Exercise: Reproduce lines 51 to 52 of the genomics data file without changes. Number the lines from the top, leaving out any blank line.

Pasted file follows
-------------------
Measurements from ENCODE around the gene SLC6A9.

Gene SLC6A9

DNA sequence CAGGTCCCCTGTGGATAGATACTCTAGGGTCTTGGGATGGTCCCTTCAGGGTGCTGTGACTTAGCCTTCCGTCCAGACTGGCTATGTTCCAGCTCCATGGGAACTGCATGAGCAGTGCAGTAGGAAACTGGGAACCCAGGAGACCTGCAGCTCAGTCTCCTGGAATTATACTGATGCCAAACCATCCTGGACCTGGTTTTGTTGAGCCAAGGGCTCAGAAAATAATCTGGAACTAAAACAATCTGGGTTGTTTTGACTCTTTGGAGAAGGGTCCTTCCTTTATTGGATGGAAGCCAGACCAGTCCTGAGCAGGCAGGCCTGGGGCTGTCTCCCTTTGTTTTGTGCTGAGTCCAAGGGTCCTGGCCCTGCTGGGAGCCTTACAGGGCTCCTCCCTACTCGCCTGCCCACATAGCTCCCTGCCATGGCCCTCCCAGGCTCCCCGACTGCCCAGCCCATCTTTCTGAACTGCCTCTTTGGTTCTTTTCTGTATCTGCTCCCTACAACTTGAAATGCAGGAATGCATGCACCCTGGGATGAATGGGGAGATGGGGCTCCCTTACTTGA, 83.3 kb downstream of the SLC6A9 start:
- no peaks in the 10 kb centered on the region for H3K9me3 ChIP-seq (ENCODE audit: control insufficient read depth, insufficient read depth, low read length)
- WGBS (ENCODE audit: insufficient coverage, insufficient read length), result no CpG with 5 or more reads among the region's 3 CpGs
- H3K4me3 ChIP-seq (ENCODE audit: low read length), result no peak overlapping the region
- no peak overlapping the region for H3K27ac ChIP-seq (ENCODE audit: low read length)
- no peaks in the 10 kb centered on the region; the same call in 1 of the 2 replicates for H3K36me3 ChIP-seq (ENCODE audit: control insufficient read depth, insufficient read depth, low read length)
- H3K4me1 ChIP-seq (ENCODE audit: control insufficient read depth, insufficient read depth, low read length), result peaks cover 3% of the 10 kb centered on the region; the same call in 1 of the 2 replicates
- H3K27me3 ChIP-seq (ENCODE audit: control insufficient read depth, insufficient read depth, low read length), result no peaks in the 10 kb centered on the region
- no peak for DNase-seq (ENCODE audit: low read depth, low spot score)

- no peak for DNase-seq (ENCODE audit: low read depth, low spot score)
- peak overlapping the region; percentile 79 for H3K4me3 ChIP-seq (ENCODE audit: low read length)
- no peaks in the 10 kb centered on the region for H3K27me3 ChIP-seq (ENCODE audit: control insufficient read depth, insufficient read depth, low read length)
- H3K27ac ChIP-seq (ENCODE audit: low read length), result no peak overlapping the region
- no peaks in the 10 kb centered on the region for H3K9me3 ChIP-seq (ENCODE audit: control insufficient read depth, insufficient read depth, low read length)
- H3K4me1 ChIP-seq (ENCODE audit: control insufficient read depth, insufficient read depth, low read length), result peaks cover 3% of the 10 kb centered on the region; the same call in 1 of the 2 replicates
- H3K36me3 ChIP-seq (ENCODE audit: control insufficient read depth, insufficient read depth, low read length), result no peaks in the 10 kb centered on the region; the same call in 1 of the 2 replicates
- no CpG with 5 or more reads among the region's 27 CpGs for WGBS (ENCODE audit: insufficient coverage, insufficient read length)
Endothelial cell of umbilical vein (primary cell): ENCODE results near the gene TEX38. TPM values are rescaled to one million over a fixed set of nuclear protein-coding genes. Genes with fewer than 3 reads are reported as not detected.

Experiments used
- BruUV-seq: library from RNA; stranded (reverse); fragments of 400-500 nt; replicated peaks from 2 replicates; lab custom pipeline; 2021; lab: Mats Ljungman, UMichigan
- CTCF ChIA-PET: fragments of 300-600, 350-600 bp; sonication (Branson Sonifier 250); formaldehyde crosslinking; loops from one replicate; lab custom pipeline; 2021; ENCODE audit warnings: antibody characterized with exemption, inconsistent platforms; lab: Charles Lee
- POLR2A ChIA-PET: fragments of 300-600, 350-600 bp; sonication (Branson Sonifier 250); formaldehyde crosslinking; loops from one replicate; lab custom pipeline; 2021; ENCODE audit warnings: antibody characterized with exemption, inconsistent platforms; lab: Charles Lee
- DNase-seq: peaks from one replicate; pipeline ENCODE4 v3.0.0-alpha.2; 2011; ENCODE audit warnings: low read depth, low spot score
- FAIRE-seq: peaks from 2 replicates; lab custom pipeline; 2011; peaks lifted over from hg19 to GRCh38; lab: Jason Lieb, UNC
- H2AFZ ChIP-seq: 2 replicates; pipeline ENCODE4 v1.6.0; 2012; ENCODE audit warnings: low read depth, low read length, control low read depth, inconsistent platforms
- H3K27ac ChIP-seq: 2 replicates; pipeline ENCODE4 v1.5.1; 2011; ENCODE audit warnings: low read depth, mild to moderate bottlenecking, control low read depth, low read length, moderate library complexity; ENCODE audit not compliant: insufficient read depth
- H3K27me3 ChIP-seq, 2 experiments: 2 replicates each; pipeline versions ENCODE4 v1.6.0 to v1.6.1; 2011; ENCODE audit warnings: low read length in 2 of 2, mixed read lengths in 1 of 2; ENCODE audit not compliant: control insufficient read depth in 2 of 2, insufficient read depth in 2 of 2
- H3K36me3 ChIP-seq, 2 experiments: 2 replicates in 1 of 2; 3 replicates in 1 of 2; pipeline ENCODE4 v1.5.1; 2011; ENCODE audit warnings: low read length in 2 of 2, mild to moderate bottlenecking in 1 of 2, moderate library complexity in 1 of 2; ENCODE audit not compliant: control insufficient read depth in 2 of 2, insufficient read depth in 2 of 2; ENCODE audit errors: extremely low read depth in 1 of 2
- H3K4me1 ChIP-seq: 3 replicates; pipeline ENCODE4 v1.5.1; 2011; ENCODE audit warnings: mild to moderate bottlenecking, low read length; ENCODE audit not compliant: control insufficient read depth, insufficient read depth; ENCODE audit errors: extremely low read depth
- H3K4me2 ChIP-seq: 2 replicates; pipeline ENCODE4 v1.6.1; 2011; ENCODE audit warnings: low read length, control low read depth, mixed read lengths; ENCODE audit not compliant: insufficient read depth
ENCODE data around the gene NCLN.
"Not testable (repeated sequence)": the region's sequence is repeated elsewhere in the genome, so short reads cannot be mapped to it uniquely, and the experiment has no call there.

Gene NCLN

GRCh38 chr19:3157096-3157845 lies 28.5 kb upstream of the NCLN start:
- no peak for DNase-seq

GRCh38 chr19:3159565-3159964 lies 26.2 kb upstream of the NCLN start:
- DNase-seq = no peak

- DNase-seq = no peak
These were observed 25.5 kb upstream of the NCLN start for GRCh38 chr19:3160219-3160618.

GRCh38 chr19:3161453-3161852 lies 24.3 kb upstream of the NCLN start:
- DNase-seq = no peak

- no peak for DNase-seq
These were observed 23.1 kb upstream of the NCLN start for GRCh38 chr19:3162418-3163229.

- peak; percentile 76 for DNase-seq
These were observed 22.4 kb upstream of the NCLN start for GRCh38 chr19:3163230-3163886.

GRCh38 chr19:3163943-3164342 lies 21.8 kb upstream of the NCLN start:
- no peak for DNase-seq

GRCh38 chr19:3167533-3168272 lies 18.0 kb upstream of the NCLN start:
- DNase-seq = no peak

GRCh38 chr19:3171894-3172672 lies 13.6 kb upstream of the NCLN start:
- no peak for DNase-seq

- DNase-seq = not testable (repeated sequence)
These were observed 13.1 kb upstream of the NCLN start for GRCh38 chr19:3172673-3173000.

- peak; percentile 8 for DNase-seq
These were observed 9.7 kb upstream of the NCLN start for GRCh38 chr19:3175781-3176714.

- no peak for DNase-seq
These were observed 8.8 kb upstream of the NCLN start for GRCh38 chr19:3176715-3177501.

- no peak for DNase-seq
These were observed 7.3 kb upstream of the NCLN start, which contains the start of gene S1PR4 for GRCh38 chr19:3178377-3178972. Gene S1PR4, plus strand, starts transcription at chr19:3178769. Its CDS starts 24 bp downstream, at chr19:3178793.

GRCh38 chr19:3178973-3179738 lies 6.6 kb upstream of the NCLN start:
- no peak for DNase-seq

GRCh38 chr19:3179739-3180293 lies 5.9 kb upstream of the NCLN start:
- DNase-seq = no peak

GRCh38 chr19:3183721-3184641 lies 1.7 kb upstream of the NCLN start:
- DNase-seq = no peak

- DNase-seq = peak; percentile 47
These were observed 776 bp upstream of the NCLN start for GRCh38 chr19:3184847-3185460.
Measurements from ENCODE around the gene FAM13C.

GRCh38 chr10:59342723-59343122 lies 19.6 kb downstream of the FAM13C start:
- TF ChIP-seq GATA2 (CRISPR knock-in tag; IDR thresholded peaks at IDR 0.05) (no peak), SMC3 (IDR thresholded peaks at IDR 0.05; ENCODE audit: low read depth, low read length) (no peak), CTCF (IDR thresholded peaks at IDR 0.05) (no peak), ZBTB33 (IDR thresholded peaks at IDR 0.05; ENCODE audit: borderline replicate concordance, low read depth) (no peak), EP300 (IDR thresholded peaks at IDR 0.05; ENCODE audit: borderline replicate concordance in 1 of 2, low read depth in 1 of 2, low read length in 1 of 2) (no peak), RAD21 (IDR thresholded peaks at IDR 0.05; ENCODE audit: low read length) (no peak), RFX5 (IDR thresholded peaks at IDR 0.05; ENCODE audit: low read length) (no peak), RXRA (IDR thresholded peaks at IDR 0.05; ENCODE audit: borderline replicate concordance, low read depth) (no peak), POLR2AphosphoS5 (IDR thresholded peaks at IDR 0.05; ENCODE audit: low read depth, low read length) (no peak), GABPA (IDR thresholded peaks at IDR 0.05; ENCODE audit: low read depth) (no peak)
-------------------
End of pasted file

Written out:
- DNase-seq = no peak

GRCh38 chr19:3171894-3172672 lies 13.6 kb upstream of the NCLN start: